Technology, Text, Subject: 'After' the Human
|Speaker:||Christopher Land, University of Warwick|
|Date:||Friday 1 March 2002|
|Location:||room 222/3 Streatham Court|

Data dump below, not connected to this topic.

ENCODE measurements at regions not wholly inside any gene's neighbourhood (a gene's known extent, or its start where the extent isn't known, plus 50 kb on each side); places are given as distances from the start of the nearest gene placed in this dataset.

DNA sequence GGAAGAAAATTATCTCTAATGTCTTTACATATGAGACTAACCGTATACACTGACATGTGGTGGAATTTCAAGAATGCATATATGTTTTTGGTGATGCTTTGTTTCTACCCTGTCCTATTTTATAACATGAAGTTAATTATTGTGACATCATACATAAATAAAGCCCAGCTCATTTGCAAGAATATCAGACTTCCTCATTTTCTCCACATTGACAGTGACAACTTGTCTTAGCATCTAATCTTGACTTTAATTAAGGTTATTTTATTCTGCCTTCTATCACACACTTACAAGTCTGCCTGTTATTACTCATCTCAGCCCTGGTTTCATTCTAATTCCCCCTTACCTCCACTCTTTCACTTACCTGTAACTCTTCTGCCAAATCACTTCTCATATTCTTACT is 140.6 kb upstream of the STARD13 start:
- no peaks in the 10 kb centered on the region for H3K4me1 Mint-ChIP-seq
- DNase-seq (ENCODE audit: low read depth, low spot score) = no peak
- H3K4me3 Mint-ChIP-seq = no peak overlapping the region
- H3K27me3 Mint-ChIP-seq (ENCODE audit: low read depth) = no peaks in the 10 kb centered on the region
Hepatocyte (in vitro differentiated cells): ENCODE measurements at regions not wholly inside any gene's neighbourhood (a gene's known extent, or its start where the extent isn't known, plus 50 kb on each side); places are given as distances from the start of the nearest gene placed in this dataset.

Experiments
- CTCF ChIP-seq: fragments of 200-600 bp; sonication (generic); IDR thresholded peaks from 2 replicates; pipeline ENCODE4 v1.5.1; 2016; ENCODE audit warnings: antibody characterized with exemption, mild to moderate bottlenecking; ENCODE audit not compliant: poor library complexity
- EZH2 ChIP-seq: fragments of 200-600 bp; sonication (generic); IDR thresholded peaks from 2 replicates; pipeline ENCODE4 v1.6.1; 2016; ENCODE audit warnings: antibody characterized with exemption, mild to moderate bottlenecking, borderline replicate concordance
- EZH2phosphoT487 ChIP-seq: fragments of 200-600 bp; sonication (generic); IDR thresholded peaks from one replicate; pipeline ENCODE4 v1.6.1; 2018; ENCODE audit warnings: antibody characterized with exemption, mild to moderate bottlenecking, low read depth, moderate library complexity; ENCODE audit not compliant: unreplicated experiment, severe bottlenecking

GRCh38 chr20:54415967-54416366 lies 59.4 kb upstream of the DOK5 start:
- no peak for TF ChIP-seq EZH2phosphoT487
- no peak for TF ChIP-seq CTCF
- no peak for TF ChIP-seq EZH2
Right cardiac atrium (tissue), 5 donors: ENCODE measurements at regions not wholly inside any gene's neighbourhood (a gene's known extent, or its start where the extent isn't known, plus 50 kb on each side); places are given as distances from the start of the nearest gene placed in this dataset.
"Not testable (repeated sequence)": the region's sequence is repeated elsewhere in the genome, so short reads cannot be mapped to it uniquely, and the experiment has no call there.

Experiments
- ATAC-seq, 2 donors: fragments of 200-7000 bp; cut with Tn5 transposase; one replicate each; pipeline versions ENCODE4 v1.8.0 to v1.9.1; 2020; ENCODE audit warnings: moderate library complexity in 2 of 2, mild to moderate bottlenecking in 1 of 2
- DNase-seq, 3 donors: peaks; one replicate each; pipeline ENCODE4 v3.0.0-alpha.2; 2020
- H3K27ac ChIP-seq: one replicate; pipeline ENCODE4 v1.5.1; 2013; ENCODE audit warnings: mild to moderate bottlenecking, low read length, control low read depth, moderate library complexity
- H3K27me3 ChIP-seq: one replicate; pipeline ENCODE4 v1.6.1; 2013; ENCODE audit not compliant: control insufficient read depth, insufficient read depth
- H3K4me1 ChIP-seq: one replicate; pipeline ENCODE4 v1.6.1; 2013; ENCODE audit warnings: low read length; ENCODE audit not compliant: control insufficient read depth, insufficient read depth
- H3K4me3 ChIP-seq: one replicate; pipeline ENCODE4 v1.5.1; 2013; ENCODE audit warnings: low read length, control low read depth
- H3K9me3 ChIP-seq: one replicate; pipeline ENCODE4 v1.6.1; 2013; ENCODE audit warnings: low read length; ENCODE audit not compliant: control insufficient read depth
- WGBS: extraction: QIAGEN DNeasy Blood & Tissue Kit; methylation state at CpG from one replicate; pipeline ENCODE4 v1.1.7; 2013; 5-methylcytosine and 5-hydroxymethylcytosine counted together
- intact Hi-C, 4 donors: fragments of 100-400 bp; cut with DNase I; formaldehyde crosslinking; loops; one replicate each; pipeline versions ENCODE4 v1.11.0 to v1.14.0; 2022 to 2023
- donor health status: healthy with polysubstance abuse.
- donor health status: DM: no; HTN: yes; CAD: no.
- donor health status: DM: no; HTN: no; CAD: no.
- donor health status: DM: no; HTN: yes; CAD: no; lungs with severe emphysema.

Recent theories of technology have argued that to take constructivism seriously we need to understand technologies as organizational texts, replacing the study of material technology with an appreciation of the ways in which these 'texts' are read in specific situations. Such approaches ultimately fail to deal effectively with the question of technology, however, as they remain dependent upon an unexamined conception of the human as a reader of texts. The effect of this 'textual turn' then, is to move from the objective, to the subjective pole of a still Cartesian dualism. This paper argues that if we want to move beyond dualistic theories of technology and social organization, we need a more thoroughly anti-essentialist approach that us able to account for the non-human agencies at work in the constitution of subjectivity and organizational reality. As a contribution toward developing such an approach, this paper considers post-structuralist approaches to the question of 'the human', most notably through the work of Gilles Deleuze and Felix Guattari. Going after the figure of the human in this way however, raises yet further questions. If we want to reject anthropocentrism entirely then the inevitable question raised is what comes after the end of Man? The paper concludes then, with a brief consideration of the post-human, and the difficulties of representing cyborgs, becomings and technologies, within the spaces of a written text.